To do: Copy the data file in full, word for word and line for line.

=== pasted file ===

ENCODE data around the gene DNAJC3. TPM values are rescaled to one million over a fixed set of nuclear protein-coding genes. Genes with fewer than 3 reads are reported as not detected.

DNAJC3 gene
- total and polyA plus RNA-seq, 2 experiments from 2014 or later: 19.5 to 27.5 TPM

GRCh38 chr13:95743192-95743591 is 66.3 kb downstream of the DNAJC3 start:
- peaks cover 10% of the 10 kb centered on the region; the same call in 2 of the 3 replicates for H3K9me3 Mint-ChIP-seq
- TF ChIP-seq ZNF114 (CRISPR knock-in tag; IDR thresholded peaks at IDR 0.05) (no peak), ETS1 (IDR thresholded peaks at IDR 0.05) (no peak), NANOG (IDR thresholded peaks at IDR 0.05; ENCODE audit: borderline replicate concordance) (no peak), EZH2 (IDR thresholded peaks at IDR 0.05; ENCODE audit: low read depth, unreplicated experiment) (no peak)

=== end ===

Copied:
ENCODE data around the gene DNAJC3. TPM values are rescaled to one million over a fixed set of nuclear protein-coding genes. Genes with fewer than 3 reads are reported as not detected.

DNAJC3 gene
- total and polyA plus RNA-seq, 2 experiments from 2014 or later: 19.5 to 27.5 TPM

GRCh38 chr13:95743192-95743591 is 66.3 kb downstream of the DNAJC3 start:
- peaks cover 10% of the 10 kb centered on the region; the same call in 2 of the 3 replicates for H3K9me3 Mint-ChIP-seq
- TF ChIP-seq ZNF114 (CRISPR knock-in tag; IDR thresholded peaks at IDR 0.05) (no peak), ETS1 (IDR thresholded peaks at IDR 0.05) (no peak), NANOG (IDR thresholded peaks at IDR 0.05; ENCODE audit: borderline replicate concordance) (no peak), EZH2 (IDR thresholded peaks at IDR 0.05; ENCODE audit: low read depth, unreplicated experiment) (no peak)